Large public pension plans that were more heavily weighted toward U.S. equities than international stocks found themselves seeing double-digit returns well above their benchmarks in the fiscal year ended June 30.
Also, plans that had sophisticated programs in alternatives also experienced strong returns.
"U.S. equities did much better than non-U.S. equities this past fiscal year," said Thomas H. Shingler, a senior vice president at Callan LLC's fund sponsor consulting office in Summit, N.J. "If you were a plan that had a lot more U.S. equities than non-U.S., that was going to help you."
"Growth-oriented assets like private equity and real estate (also) would've helped," Mr. Shingler added.
Following a year in which double-digit returns reigned supreme, the median one-year return as of June 30 of the 50 plans tracked by Pensions & Investments through Sept. 12 was 8.94%. Callan's data show a similar figure: Based on 93 public plans that have at least $1 billion, the median return was 8.68%.
Only seven plans posted double-digit returns in the most recent year, following a year where every plan tracked by P&I but one exceeded 10%.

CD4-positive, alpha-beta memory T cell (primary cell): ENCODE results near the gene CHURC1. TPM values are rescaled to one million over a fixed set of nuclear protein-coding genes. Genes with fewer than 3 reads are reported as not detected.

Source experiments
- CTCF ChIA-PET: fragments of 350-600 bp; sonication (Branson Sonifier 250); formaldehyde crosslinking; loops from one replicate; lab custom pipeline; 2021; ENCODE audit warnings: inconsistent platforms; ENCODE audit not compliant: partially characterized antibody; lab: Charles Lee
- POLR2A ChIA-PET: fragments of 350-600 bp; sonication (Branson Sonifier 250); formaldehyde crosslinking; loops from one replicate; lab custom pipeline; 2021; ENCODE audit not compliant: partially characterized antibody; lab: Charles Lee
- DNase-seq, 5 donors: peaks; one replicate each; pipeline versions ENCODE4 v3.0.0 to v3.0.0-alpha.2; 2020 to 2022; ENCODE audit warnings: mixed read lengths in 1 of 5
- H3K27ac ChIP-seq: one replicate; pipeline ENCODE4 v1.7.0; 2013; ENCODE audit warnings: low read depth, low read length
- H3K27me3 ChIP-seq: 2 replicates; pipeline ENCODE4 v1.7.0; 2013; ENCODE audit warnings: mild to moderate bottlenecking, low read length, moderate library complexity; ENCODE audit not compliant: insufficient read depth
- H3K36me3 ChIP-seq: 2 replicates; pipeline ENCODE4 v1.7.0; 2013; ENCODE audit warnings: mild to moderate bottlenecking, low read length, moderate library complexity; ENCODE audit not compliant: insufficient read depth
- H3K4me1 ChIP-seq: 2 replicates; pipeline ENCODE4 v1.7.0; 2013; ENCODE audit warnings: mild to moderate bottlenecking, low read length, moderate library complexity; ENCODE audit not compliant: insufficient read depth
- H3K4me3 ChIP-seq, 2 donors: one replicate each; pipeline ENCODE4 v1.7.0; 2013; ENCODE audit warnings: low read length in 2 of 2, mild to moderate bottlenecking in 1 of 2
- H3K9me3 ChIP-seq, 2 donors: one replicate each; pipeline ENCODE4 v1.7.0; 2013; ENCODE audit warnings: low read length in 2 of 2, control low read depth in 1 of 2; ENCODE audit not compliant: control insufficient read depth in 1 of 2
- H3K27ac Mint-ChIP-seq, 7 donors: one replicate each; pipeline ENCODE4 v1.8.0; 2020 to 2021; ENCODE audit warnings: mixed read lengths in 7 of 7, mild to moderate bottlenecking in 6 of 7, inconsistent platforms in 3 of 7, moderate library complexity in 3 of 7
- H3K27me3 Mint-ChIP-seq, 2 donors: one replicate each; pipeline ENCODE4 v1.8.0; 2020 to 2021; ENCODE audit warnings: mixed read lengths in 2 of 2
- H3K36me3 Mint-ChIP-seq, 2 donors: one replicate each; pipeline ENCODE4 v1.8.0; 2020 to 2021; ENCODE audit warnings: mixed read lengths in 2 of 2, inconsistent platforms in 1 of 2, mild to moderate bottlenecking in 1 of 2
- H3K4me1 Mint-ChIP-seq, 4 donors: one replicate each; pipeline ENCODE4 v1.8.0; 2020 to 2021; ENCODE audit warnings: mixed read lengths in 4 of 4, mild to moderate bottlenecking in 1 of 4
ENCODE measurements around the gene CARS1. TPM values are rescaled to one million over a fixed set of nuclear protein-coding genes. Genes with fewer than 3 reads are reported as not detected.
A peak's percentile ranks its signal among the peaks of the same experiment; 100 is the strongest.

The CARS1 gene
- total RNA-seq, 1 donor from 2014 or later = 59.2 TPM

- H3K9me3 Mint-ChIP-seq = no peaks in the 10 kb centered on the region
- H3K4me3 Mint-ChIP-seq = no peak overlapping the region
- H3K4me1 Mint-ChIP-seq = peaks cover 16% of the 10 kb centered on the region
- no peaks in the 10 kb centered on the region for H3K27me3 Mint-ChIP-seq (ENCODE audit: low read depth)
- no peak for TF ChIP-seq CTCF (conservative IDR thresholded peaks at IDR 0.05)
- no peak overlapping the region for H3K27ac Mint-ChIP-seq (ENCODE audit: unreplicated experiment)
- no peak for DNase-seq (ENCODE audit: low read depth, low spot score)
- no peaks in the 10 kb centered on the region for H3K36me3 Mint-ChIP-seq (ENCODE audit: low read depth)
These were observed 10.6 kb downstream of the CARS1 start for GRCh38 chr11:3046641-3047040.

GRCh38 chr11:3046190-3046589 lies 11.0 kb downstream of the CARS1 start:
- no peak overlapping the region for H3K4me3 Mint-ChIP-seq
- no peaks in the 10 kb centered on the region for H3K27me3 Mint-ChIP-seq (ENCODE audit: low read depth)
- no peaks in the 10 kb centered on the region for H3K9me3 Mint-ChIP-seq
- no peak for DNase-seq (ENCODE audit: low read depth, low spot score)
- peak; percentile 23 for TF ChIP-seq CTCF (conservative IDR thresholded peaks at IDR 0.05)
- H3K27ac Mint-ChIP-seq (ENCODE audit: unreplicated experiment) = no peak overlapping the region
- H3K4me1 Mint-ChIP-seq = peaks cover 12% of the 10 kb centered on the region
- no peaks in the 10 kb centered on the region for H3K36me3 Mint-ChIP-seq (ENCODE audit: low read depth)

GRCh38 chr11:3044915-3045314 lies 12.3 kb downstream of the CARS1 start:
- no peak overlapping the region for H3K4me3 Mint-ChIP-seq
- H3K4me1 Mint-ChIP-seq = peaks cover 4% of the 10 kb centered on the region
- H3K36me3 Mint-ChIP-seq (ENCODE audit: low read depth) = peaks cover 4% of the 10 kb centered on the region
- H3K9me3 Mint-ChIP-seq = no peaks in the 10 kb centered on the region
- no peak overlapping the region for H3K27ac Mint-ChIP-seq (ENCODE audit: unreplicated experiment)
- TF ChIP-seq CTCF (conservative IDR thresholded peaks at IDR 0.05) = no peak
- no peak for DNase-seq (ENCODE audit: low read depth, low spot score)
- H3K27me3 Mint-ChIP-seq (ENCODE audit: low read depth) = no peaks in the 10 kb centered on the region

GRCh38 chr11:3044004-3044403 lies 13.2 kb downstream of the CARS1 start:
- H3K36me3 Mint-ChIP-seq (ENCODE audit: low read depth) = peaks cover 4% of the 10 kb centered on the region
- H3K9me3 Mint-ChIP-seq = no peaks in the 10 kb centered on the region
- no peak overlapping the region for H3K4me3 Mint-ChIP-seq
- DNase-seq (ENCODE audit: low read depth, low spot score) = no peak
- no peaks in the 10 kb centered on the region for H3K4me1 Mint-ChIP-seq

Longer term, for the three- and five-year periods ended June 30, most plans' annualized returns ranged from 3.7% to 9.35% and 7% to 9.93%, respectively. Median annualized returns for the respective periods were 7.4% and 8.45%.
For the 10 and 20 years ended June 30, P&I's return tracker showed median annualized returns of 6.77%, and 6.5%, respectively. By comparison, median returns for the five and 10 years ended June 30, 2017, were 8.9% and 5.4%, respectively.
The median five-, 10- and 15-year returns of large public plans as of June 30 as calculated by Callan were 8.51%, 6.7% and 7.75%, respectively.
Still, none of the plans in the most recent period experienced negative annual returns. The $778 million Austin (Texas) Police Retirement System had one of the lower returns at 7.3% for the year ended June 30, trailing its 9.6% benchmark return.
Pattie Featherston, executive director of the Austin police fund, attributed the plan's performance to several investments within its large allocation to alternative assets that underperformed. The pension fund's asset allocation as of June 30 included 8.8% real estate and 2.8% timber.
The pension fund "has taken a number of steps to redesign the … investment portfolio over the past five years in response to returns that were below expectations," Ms. Featherston said in an email.
This includes increasing its exposure to liquid markets, lowering fees by investing in more U.S. equity index funds, removing timber from its portfolio, repositioning its private equity portfolio and redesigning its allocation to real estate.